The Guardian view on Canada and India: from partnership to public claims of a killing

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Whatever the truth about the murder of Hardeep Singh Nijjar, the row shows that building relationships with New Delhi won’t be easyTue 19 Sep 2023 14.14 EDT

Canada made waves when it recently announced an inquiry into potential foreign election interference. Its tanking relations with China have been watch closely, not least for how they reflect upon other western countries’ dealings with Beijing. Russia’s activities were also under scrutiny. Fewer people noticed that ministers also cited the potential role of the Indian government.

The decision looks like a ripple in a millpond following Justin Trudeau’s extraordinary statement that Canada is pursuing “credible allegations” of a potential link between New Delhi and the murder of a Canadian national, Hardeep Singh Nijjar, in British Columbia this June. Nijjar had campaign for an independent Sikh nation – know as Khalistan – to be create from Punjab state. Indian authorities had accused him of terrorism, and issued a bounty for his arrest. Canada’s spy agency had reportedly warned him of threats. buy pain pills online overnight delivery

India has angrily rejected Mr Trudeau’s claim as “absurd” and expelled a Canadian diplomat in retaliation for the expulsion of a diplomat Ottawa described as the head of the Indian intelligence agency in Canada. Assassinations on foreign soil are relatively rare; carrying one out in a supposedly friendly country, and a G7 member, would be truly astonishing and risky.

This is the kind of activity associated with Moscow,

not New Delhi. That is why the impact of the allegations will not be limited to bilateral ties. The Canadian prime minister referred to working closely with allies on the issue. As China has grown more forceful and hostile, the anglophone “Five Eyes” intelligence sharing group (Canada, the US, the UK, Australia and New Zealand) have grown closer and have increasingly seen India as a necessary counterweight and alternative economic partner. Earlier this year, Ottawa and New Delhi had planned to draw up the framework for a trade deal by the end of 2023. That’s fallen by the wayside; the UK is still pushing ahead.

For some, the pursuit of better relations with India has been a matter of wishful thinking. Just as some in the west once convinced themselves that China’s economic liberalisation would lead to political reform, ignoring all signs to the contrary, so some have suggested that India is an ideal partner as a democracy – glossing over Narendra Modi’s increasing nationalism and authoritarianism. Others have been more pragmatic, counting on shared interests, such as limiting China’s increasing might, and hoping to limit New Delhi’s longstanding relationship with Moscow; it has remained neutral on the invasion of Ukraine. buy pain pills online overnight delivery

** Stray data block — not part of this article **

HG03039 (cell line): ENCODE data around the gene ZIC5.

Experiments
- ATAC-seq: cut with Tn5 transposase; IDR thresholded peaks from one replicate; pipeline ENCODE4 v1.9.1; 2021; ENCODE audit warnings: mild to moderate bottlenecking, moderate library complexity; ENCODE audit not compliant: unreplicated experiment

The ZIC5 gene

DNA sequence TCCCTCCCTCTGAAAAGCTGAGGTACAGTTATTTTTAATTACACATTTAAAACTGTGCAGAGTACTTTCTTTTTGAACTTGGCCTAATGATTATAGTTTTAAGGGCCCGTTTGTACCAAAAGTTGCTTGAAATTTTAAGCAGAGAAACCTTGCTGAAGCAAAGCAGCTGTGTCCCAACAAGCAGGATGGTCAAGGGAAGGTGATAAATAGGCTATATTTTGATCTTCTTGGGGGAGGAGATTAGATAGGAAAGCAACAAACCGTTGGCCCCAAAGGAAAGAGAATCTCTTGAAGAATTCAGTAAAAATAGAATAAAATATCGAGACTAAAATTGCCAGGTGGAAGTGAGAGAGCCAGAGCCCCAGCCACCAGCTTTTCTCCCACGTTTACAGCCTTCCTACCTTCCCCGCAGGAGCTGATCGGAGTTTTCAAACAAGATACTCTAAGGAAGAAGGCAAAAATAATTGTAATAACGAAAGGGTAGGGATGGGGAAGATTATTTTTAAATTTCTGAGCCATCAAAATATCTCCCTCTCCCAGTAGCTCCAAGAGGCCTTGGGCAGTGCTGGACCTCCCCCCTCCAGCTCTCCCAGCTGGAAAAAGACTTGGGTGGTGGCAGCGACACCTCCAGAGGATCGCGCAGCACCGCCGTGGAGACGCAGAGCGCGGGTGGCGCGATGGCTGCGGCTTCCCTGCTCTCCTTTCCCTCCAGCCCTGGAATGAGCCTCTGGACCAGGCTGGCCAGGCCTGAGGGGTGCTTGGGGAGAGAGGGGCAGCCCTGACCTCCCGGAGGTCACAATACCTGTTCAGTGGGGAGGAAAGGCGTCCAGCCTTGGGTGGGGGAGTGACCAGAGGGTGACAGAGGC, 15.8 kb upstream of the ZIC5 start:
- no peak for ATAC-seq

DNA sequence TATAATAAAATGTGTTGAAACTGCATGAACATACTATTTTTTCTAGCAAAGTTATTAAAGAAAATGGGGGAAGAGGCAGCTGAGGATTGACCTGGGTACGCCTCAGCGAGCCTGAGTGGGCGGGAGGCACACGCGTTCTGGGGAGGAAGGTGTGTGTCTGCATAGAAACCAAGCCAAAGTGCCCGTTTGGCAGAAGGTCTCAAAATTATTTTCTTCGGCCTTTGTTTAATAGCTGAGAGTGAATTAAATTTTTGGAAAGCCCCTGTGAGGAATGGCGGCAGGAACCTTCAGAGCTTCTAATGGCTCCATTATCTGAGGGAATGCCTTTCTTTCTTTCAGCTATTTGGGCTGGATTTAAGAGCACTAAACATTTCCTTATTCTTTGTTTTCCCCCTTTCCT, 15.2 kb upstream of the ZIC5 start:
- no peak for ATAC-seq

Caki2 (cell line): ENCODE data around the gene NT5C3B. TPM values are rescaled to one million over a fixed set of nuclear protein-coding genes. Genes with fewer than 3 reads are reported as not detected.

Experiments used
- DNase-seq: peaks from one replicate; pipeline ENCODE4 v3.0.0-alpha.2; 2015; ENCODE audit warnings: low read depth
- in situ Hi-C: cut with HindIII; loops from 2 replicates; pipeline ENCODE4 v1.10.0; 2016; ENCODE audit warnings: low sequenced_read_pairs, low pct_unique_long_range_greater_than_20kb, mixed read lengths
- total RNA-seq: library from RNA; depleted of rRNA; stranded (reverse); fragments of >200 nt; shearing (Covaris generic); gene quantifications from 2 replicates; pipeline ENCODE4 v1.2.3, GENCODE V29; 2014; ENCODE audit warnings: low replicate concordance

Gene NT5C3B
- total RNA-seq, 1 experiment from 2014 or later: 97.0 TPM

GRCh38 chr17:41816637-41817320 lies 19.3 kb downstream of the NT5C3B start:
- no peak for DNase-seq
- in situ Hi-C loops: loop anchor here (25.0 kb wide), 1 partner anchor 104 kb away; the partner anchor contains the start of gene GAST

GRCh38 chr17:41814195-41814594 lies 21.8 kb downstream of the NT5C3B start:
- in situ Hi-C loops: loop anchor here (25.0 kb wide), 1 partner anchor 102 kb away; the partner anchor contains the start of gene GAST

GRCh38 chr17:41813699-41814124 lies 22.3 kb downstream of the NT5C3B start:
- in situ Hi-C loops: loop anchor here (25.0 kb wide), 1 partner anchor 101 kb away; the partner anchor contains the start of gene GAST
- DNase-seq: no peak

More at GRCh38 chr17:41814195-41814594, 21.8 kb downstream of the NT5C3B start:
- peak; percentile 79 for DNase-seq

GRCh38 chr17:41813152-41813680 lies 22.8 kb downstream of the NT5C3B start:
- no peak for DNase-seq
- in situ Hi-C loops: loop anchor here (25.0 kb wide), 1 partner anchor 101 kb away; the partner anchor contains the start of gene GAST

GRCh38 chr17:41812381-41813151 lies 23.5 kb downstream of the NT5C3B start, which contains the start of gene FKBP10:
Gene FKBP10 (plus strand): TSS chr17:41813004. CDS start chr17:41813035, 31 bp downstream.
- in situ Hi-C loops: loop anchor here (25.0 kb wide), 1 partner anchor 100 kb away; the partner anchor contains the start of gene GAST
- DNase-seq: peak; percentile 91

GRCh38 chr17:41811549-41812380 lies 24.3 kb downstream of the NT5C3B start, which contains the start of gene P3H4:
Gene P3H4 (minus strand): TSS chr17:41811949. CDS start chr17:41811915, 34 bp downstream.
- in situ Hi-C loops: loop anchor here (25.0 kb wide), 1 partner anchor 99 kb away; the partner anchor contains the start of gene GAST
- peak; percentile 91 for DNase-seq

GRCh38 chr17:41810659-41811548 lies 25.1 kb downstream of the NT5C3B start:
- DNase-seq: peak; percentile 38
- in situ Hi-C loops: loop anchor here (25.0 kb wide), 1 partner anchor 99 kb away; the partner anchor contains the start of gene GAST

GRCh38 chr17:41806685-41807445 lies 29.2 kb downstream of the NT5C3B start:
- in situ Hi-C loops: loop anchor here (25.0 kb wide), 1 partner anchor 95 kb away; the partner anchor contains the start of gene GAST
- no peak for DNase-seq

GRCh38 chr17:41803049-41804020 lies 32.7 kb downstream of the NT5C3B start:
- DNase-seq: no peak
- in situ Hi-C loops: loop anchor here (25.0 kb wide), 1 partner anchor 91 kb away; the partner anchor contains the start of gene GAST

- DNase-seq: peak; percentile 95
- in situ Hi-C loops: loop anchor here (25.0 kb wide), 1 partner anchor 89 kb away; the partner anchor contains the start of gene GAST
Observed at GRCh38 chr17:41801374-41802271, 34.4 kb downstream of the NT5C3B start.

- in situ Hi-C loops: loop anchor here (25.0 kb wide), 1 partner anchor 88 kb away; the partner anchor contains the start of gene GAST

Mr Trudeau has said that he raised this case

“personally and directly” with Mr Modi, and “in no uncertain terms”. That helps to explain their frosty encounters at the G20, when, Mr Modi’s office said, the Indian prime minister rebuked his counterpart for tolerating extremism within Canada’s large Sikh community – a longstanding complaint.

But Mr Trudeau’s remarks also suggest that raising this bluntly and publicly was not his first choice. Relating the killing to “agents of the government of India” may reflect a tangled, indirect chain of responsibility, but also stopped short of suggesting that an order came from the top. He has continued to urge cooperation. New Delhi’s unwillingness to respond in like manner is bad news for its reputation beyond Canada’s borders, and suggests that, regardless of who killed Nijjar, India is on a trajectory that makes partnership with western democracies much more difficult.


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